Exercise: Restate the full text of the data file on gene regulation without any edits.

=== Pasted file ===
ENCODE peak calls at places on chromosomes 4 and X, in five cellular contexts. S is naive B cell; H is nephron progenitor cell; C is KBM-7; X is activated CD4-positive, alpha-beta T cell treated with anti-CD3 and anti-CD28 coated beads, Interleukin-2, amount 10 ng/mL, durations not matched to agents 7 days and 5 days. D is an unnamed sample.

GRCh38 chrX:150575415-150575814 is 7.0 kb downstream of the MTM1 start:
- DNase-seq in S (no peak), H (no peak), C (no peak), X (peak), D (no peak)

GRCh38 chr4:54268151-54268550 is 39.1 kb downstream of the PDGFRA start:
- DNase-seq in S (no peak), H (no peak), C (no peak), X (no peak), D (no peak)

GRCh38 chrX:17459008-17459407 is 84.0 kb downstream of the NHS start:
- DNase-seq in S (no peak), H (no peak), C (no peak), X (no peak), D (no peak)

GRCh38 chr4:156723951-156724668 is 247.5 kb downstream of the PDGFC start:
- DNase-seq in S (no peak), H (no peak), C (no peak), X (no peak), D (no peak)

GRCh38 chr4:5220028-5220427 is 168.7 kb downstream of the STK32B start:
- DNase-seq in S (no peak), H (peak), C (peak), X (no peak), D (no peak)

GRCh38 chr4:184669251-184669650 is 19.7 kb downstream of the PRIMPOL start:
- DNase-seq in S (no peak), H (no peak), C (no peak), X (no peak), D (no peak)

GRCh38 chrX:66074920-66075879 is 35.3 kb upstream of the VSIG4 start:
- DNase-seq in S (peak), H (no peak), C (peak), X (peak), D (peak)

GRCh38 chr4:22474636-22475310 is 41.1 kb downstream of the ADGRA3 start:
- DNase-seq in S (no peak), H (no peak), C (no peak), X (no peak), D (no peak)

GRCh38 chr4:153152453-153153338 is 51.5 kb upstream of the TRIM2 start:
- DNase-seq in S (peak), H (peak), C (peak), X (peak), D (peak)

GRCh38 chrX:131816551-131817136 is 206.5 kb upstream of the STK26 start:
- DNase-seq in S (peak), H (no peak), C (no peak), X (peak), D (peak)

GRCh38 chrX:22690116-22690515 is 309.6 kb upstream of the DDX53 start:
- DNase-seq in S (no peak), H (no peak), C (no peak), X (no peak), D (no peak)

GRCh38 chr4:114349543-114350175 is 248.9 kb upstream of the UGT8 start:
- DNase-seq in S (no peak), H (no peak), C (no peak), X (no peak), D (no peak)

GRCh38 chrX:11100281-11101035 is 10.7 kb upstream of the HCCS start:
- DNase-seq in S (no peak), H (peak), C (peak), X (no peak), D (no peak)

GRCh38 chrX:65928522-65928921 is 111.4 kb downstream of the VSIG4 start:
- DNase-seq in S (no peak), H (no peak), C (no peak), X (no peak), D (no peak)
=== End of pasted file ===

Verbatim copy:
ENCODE peak calls at places on chromosomes 4 and X, in five cellular contexts. S is naive B cell; H is nephron progenitor cell; C is KBM-7; X is activated CD4-positive, alpha-beta T cell treated with anti-CD3 and anti-CD28 coated beads, Interleukin-2, amount 10 ng/mL, durations not matched to agents 7 days and 5 days. D is an unnamed sample.

GRCh38 chrX:150575415-150575814 is 7.0 kb downstream of the MTM1 start:
- DNase-seq in S (no peak), H (no peak), C (no peak), X (peak), D (no peak)

GRCh38 chr4:54268151-54268550 is 39.1 kb downstream of the PDGFRA start:
- DNase-seq in S (no peak), H (no peak), C (no peak), X (no peak), D (no peak)

GRCh38 chrX:17459008-17459407 is 84.0 kb downstream of the NHS start:
- DNase-seq in S (no peak), H (no peak), C (no peak), X (no peak), D (no peak)

GRCh38 chr4:156723951-156724668 is 247.5 kb downstream of the PDGFC start:
- DNase-seq in S (no peak), H (no peak), C (no peak), X (no peak), D (no peak)

GRCh38 chr4:5220028-5220427 is 168.7 kb downstream of the STK32B start:
- DNase-seq in S (no peak), H (peak), C (peak), X (no peak), D (no peak)

GRCh38 chr4:184669251-184669650 is 19.7 kb downstream of the PRIMPOL start:
- DNase-seq in S (no peak), H (no peak), C (no peak), X (no peak), D (no peak)

GRCh38 chrX:66074920-66075879 is 35.3 kb upstream of the VSIG4 start:
- DNase-seq in S (peak), H (no peak), C (peak), X (peak), D (peak)

GRCh38 chr4:22474636-22475310 is 41.1 kb downstream of the ADGRA3 start:
- DNase-seq in S (no peak), H (no peak), C (no peak), X (no peak), D (no peak)

GRCh38 chr4:153152453-153153338 is 51.5 kb upstream of the TRIM2 start:
- DNase-seq in S (peak), H (peak), C (peak), X (peak), D (peak)

GRCh38 chrX:131816551-131817136 is 206.5 kb upstream of the STK26 start:
- DNase-seq in S (peak), H (no peak), C (no peak), X (peak), D (peak)

GRCh38 chrX:22690116-22690515 is 309.6 kb upstream of the DDX53 start:
- DNase-seq in S (no peak), H (no peak), C (no peak), X (no peak), D (no peak)

GRCh38 chr4:114349543-114350175 is 248.9 kb upstream of the UGT8 start:
- DNase-seq in S (no peak), H (no peak), C (no peak), X (no peak), D (no peak)

GRCh38 chrX:11100281-11101035 is 10.7 kb upstream of the HCCS start:
- DNase-seq in S (no peak), H (peak), C (peak), X (no peak), D (no peak)

GRCh38 chrX:65928522-65928921 is 111.4 kb downstream of the VSIG4 start:
- DNase-seq in S (no peak), H (no peak), C (no peak), X (no peak), D (no peak)